MASERU — Fifa development officer Ashford Mamelodi says Lesotho has moved very little in implementing the recommendations in the Mohale Declaration, a roadmap designed to help turn local football professional.
According to the roadmap, signed two years ago, Lesotho is supposed to have professional football by 2014.
By then the Lesotho Football Association (Lefa) should have introduced a club licensing system, a contracts system for coaches and players and a coaching licence scheme, the Mohale Declaration says.
Lefa is also expected to oversee the establishment of youth development leagues and the implementation of safety procedures at matches.
But after visiting the country last week Mamelodi, the international football body Fifa’s development officer in the region, noted the implementation of the roadmap was sluggish.
“I would say three (out of 10),” Mamelodi told the Lesotho Times on Monday when asked what he thought of Lefa’s achievements so far in implementing the Mohale Declaration.
“There have been some achievements but there are still areas that have to be urgently addressed.”
Mamelodi dismissed scepticism that the roadmap was overly ambitious for a country whose top-flight football is still at a very amateur level.
“The declaration is not an imposition by Fifa,” he said.
“For anybody to suggest that it is ambitious means they have no desire to see football in the country improve.”
Mamelodi said professionalising the game was the only way Lesotho could attract sponsorship.
Domestic football is played at appalling facilities, with negligible sponsorship and no television coverage.
“No sponsor is going to sponsor a poorly organised league,” Mamelodi said.
“For every R10 a sponsor expects R100 in return. That’s how a sponsor thinks.
“That is why South Africa is successful.
“We will never know why Likuena can’t compete, but the reason is that there is no professional league in Lesotho.
“Becoming professional comes at a cost, not a monetary one — the football fraternity must be ready for a change.”
As part of the roadmap, the Premier League will be trimmed from 16 teams to a manageable 12 sides.
“(Sixteen teams) are too many in a country with a population the size of Lesotho’s (1.8 million people) and considering where football is right now,” he said.
“There are teams that are just in the league to donate goals and points.
“They weaken the league and it’s not good for the marketability of the league.”
So far all Premier League clubs have met the minimum requirements as set out in the Mohale Declaration to have 100 registered supporters, a rubber stamp and a revised constitution.
Each team is also expected to provide a technical area with 24 seats during matches as well as eight marshals and a stretcher.
Mamelodi said this was a step in the right direction yet too little.
“Clubs need to have an office — that was one of the areas we pressed on so that if there is a simple delivery you know where you can find a club,” he said.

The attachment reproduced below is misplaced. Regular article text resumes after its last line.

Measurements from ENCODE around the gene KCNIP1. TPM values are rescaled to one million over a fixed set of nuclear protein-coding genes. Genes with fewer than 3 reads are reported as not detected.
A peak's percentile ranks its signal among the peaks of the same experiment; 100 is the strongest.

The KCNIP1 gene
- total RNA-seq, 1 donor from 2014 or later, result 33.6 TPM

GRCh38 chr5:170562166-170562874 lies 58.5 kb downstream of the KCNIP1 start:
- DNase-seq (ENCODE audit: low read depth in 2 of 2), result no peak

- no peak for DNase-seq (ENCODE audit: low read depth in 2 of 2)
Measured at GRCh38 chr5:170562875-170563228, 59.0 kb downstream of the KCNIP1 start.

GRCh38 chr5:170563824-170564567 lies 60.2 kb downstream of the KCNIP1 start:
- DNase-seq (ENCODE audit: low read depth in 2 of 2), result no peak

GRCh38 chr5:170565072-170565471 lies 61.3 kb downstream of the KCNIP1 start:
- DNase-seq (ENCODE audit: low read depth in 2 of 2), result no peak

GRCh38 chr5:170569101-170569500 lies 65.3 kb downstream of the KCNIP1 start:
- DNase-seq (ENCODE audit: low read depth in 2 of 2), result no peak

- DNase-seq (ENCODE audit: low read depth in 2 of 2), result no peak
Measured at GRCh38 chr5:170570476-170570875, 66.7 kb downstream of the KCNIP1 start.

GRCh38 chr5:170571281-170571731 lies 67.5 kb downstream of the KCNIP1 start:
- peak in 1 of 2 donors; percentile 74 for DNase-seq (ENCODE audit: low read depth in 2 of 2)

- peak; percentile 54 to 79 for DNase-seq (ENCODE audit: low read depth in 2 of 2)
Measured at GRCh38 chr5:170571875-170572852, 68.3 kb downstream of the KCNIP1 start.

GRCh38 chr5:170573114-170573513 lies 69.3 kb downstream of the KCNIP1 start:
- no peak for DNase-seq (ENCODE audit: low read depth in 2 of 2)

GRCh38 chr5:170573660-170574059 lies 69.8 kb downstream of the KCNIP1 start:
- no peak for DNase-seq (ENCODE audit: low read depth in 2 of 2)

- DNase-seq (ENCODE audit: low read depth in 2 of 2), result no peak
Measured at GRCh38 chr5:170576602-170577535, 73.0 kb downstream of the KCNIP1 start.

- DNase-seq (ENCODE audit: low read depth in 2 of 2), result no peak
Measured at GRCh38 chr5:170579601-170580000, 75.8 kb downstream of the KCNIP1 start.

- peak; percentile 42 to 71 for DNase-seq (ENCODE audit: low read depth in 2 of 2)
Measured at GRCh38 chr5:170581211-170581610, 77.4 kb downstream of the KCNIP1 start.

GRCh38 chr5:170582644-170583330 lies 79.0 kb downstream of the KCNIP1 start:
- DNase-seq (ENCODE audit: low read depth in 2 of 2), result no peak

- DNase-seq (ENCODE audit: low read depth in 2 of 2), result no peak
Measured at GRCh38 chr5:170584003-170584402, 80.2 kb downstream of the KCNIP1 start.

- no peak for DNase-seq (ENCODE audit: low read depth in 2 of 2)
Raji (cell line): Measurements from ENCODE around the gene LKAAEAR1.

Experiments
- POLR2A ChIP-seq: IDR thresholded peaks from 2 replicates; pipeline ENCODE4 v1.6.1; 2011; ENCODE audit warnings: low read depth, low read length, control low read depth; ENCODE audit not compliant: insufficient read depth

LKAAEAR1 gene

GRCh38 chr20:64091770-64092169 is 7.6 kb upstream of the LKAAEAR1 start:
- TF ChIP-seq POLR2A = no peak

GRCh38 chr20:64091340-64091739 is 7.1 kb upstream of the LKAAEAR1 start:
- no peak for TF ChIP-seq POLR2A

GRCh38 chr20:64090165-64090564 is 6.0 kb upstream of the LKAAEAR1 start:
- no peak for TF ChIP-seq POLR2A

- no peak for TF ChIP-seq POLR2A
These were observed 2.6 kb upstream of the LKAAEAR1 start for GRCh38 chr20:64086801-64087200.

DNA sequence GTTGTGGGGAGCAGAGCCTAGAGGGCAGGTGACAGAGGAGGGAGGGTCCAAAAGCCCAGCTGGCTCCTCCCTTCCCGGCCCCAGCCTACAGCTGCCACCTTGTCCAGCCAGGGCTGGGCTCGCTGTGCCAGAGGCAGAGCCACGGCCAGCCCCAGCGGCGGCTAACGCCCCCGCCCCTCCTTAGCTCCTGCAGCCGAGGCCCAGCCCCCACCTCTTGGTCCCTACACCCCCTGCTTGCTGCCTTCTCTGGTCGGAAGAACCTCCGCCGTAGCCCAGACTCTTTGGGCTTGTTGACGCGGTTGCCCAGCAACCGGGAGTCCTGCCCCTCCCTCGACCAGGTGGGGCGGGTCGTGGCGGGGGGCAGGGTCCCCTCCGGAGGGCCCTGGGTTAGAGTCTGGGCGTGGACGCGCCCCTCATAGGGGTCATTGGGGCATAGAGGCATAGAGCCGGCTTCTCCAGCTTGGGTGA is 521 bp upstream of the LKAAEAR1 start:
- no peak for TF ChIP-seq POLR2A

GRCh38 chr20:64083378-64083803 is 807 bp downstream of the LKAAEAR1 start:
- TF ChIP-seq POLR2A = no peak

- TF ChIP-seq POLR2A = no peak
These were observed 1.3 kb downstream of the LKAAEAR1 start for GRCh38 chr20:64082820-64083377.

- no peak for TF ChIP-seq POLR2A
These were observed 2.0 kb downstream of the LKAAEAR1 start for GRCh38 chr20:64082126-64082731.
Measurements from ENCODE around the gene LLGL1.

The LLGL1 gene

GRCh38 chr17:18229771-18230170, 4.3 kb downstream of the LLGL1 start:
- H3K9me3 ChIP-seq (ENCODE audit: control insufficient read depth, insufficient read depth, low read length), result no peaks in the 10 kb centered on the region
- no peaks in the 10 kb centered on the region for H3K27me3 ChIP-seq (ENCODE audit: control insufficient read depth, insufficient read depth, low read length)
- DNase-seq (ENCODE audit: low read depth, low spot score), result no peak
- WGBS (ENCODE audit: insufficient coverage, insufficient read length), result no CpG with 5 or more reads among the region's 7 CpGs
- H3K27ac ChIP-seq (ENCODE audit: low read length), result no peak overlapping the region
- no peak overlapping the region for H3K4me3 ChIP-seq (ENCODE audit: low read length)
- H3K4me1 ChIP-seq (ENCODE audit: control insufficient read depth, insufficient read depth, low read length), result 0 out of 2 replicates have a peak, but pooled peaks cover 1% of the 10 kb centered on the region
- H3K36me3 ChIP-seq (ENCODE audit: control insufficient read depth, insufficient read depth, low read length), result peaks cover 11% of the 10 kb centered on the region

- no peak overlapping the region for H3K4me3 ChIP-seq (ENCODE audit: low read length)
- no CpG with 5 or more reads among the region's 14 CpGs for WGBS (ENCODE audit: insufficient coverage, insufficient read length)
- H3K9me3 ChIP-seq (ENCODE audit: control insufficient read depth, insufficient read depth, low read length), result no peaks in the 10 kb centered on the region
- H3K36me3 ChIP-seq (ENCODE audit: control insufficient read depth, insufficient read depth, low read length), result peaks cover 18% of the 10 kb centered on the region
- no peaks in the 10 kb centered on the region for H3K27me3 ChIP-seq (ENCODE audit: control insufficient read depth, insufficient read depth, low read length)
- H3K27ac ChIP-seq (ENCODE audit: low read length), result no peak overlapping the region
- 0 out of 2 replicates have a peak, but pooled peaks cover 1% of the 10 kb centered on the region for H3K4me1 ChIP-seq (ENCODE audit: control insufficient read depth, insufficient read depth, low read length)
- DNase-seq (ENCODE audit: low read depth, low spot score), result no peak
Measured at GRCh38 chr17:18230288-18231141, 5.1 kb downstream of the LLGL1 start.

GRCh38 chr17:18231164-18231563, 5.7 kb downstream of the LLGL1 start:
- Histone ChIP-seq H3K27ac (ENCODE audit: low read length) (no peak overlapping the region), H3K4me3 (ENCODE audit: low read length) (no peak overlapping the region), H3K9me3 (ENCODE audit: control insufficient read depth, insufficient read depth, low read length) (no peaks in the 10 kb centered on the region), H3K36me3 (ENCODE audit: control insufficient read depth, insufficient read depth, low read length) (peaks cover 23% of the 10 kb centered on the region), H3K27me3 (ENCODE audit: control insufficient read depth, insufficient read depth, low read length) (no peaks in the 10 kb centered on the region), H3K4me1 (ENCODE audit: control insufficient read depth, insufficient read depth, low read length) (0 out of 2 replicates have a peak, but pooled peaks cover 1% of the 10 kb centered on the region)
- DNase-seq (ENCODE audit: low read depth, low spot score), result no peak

“These are little things that help development.”
Mamelodi said Lesotho was lagging behind countries such as Botswana and Swaziland in terms of football development.
He said the two countries had made huge strides in turning their football professional since embarking on roadmaps similar to the Mohale Declaration in 2007.
“Before their declaration (Botswana) found it very difficult to attract sponsors,” Mamelodi said.
“But afterwards the league agreed a television deal worth R1.5 million a year. Now it is worth R5 million.”
Mamelodi urged Lefa to take the centre stage in the implementation of the Mohale Declaration.
“Lefa should look at strategies to improve facilities. That is their job, and it is crucial to achieving the Mohale Declaration,” he said.
“I don’t care about national youth programmes. Being professional is the most important to a country’s football (because) clubs produce youth structures and development strategies.”
Lesotho has only one venue, Setsoto Stadium, which can meet international standards.
The majority of the facilities used by Premier League teams are either sandy or rocky or uneven grounds with patches of grass.
“I believe the issue of facilities is one they should look at,” Mamelodi reiterated.
“But I’ve been told that they are doing something.”
“This is the only country in the whole region where you can watch a Premier League match for free,” he added.
“That is valuable revenue being lost.”
Mamelodi said Fifa was keen to assist countries that were making efforts to improve the game.
He said he hoped Lesotho would fulfil the Mohale Declaration by the 2014 deadline.
“We would like to see it done by 2014,” Mamelodi said.
“We don’t have a problem with extending the process until 2016 but we will only extend if progress has been made, not because nothing has been done.
“Fifa wants to focus on countries that are taking strides forward.”
Mamelodi was in Lesotho to oversee a Fifa development workshop held in Mohale last week.
He was also present at the Bambatha Tšita Sports Arena on Monday as the Premier League’s 16 clubs were presented with equipment from Fifa.